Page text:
The hydrocarbon-rich Gulf states have previously helped Turkey alleviate a currency crisis through direct currency swap agreements and by placing money directly in Turkish government accounts. In May 2020, Qatar provided $15 billion in currency swaps, and the UAE $5 billion in January last year. In March, Saudi Arabia deposited $5 billion into the account of the Turkish Central Bank to support the Turkish economy. In addition, at the end of 2022, the UAE was considering buying up to 120 Turkish Bayraktar TB2 drones, each of which is estimated at about $5 million. 20 drones were delivered to Abu Dhabi last November.

$30 billion

investments from the Gulf states hope to direct Turkish authorities to the energy sector, defense industry and transport infrastructure

Interestingly, quite recently, from 2017 to 2021, Turkey and Saudi Arabia waged a trade war, and after the assassination of Saudi journalist Jamal Khashoggi at the Kingdom’s consulate in Istanbul in 2018, bilateral relations between states were frozen for a while. The reason for the cooling of relations was Ankara’s support for Qatar during the diplomatic crisis in the Gulf. Due to disagreements in foreign policy, Qatar found itself in a blockade by neighboring states, at the same time, Turkey provided humanitarian assistance to the Qataris and even deployed its troops on the territory of the emirate. The restoration of Turkey’s relations with the Arab monarchies took place after the resumption of diplomatic relations between Doha and other Gulf monarchies.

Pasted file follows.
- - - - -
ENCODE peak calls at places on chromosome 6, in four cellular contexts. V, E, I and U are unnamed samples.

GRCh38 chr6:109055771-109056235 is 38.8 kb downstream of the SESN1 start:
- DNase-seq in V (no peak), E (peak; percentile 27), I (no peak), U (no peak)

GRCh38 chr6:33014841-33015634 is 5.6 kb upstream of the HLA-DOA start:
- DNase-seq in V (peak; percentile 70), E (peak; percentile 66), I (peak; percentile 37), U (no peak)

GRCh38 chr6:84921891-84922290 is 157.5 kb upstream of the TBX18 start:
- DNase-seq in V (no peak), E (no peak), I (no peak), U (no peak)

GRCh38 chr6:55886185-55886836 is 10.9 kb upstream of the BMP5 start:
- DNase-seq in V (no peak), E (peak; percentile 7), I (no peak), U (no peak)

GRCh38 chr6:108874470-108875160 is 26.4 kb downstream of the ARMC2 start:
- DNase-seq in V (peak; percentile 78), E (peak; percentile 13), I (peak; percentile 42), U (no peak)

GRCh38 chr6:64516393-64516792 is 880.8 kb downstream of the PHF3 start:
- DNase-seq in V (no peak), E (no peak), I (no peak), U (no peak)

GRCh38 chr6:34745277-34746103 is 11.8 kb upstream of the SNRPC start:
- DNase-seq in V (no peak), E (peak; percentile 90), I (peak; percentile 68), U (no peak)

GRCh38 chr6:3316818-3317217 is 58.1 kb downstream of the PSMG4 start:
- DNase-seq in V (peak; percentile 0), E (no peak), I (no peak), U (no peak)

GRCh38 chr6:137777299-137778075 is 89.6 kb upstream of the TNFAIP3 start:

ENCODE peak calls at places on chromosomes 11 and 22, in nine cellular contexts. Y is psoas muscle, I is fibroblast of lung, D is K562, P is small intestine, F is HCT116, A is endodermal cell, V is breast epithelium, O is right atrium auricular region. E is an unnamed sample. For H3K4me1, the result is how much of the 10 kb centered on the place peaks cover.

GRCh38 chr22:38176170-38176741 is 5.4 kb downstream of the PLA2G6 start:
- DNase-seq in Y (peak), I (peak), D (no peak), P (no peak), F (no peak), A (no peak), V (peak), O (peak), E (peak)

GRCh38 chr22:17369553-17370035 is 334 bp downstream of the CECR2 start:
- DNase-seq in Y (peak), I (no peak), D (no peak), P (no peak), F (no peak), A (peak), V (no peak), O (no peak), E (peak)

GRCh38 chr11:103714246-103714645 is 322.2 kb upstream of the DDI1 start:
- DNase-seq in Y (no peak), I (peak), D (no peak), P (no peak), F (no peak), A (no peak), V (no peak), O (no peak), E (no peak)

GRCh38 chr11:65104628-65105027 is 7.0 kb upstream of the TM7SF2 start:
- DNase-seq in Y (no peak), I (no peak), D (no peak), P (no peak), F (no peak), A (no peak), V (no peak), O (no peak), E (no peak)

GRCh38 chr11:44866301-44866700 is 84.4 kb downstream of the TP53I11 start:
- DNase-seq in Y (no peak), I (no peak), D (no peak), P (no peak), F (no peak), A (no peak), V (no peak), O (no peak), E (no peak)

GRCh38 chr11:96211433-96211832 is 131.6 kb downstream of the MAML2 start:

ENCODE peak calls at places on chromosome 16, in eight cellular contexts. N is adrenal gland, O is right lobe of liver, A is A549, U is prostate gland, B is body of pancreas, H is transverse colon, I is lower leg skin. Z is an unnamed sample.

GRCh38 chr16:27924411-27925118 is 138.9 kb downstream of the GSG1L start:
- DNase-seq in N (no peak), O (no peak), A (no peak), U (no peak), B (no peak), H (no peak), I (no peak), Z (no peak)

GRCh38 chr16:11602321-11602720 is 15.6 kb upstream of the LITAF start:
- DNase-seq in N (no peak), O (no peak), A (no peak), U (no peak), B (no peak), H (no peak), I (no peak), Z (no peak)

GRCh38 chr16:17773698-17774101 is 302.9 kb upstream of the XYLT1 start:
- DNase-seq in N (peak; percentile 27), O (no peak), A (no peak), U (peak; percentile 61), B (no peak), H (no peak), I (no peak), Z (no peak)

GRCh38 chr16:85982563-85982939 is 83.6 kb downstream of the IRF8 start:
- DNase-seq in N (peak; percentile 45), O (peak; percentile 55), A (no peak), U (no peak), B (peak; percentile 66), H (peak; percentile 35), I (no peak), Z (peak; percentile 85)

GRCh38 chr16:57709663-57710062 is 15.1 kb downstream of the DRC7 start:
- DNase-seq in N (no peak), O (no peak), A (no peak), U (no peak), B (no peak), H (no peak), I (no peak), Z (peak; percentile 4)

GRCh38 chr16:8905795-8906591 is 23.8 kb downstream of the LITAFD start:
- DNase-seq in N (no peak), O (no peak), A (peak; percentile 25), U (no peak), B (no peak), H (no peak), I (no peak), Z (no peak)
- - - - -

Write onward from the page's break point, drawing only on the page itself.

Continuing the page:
Turkey and Qatar are ideologically close: both states previously supported the Islamist Muslim Brotherhood movement (an organization recognized as a terrorist organization and banned in the Russian Federation) and related organizations, explains program coordinator of the Russian Council on International Affairs Ivan Bocharov. “This consolidation of positions was clearly manifested during the events of the Arab Spring at the beginning of the last decade, when the Qatari TV channel Al Jazeera provided information support to the Islamists, and Ankara provided diplomatic and political support,” the expert noted.

At the same time, despite the political disagreements of Turkey and Qatar with the rest of the Gulf monarchies, the parties are determined to establish economic cooperation with each other, Bocharov continues: “On the one hand, the Turks need Arab investments to cope with the difficult economic situation in the country. On the other hand, the Arab monarchies are interested in diversifying their foreign economic relations in order to strengthen their own economies.” The Gulf monarchies also want to take advantage of Turkey’s advantageous geographic position, Bocharov continues. “Arab businessmen are interested in cooperation with Turkish industrialists, especially with agricultural producers. In addition, Ankara expects to turn its country into a regional energy hub. Therefore, Turkey could be of interest from the point of view of the export of Arab energy resources to European markets,” the expert concluded.